Due to certain potential failures, the system air pressure may exceed the first threshold pressure and a governor force (G) may not be generated by the governor signal. The valve 10 will remain closed as the system air pressure continues to increase, putting the system components in danger of overloading.

However, as the system air pressure increases, the air pressure force (P) consequently also increases. A second air pressure force (P2) acting on the piston when the second threshold pressure is reached will be greater that the spring force (S). At this time, the bias on the piston 30 will be overcome and the piston will shuttle to the open position as illustrated in FIG. 3, thus relieving the discharge air and preventing over-pressurization of the system.

When the combined force from the governor signal pressure (G) acting on the shuttle piston 30 within the governor cavity 24 and the force from the system air pressure (P) acting on the shuttle piston 30 where it forms the seal with the discharge port 22 and the vent 20 is greater than the spring bias force (S), the valve will open. This is illustrated by the equation G+P>S.

As an example, the first threshold air pressure setting may be 180 psi for units sold in North America and 250 psi for units sold elsewhere. At the first threshold air pressure, a force (P1) is acting on the piston where it forms the seal with the discharge port and the vent. When the first threshold air pressure is reached, the governor sends a pressurized air signal through the governor port into the governor cavity. The combined force from the governor signal pressure (G) acting on the governor cavity and the force from the first threshold air pressure (P1) acting on the piston where it forms the seal with the discharge port and the vent is greater than the spring bias force (S). Under normal operation, the valve will open, when G+P1>S.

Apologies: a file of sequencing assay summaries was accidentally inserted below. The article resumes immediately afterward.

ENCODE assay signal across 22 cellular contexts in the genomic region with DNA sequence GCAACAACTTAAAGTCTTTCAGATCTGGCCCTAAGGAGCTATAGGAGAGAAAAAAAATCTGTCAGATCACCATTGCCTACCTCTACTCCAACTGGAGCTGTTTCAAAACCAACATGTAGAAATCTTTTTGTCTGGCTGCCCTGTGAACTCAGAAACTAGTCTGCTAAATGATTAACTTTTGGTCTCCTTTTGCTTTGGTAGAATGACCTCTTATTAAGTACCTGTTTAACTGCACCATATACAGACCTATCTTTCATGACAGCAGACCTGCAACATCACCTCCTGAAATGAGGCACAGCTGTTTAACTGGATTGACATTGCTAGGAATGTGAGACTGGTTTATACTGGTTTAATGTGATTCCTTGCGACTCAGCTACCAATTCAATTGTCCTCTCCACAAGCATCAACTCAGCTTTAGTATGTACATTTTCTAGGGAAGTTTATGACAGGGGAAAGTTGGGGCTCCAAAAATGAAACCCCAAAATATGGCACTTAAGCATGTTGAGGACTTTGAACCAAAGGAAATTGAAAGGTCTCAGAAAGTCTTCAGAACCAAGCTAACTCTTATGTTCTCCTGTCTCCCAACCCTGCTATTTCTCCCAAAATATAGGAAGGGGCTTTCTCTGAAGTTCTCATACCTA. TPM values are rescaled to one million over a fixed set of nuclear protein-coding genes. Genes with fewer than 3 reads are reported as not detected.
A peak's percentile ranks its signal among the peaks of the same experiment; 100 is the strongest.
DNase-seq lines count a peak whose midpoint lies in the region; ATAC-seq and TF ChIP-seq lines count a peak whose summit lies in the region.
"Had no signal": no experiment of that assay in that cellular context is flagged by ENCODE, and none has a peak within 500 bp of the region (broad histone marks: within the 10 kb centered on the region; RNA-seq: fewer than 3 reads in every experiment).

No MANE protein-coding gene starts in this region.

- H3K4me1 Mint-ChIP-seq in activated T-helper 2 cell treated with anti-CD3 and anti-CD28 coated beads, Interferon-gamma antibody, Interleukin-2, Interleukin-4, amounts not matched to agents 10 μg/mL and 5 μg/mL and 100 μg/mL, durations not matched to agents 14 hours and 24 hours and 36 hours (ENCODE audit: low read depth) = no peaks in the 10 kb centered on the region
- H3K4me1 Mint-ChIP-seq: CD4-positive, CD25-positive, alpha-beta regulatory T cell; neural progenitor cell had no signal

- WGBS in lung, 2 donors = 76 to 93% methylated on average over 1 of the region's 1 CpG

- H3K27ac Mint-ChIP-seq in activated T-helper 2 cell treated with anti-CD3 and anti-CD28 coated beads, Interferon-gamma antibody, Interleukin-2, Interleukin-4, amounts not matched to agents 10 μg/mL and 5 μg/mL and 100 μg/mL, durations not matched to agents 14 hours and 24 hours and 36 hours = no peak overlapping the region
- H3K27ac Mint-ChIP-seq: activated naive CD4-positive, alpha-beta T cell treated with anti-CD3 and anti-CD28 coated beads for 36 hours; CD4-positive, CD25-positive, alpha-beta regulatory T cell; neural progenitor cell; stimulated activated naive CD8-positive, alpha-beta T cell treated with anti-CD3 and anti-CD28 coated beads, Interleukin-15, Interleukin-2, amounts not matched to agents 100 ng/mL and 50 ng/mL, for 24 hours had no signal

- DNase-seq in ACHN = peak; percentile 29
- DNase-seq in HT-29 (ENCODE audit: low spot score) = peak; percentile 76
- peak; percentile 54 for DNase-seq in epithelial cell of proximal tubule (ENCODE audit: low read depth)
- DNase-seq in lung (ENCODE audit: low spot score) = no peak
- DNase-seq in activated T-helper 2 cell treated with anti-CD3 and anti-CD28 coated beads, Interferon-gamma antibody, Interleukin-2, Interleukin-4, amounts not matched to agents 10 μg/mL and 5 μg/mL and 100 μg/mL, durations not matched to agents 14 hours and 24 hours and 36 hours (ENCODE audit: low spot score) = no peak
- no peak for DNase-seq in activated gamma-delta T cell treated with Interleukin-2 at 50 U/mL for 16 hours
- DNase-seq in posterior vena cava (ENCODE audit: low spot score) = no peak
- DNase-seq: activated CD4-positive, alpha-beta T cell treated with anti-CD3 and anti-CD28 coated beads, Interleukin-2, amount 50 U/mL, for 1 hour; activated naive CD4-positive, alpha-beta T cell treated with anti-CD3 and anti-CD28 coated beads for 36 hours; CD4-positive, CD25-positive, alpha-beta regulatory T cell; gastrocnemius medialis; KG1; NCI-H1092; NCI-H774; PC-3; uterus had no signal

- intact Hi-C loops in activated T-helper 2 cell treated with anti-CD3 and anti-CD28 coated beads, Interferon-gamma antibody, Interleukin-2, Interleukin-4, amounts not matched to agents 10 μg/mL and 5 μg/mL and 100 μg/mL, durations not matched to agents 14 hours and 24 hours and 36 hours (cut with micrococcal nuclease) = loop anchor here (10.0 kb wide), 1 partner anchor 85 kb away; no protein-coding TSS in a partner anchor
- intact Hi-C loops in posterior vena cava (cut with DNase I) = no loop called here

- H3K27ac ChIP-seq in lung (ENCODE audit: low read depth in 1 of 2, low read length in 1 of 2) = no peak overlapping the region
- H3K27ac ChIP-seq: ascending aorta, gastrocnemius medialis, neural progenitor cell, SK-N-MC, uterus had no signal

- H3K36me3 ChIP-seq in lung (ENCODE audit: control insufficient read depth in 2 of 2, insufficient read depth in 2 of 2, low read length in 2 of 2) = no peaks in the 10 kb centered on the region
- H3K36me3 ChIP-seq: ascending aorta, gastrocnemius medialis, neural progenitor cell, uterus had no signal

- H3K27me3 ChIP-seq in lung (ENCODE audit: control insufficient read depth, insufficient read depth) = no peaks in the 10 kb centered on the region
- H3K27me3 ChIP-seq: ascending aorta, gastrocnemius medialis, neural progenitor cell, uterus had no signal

After receiving the signal from the governor, the piston shuttles, which opens communication between the discharge and the vent. The discharge air is then allowed to vent. In the illustrated embodiment, the air is discharged through the inlet passage into the head of the compressor.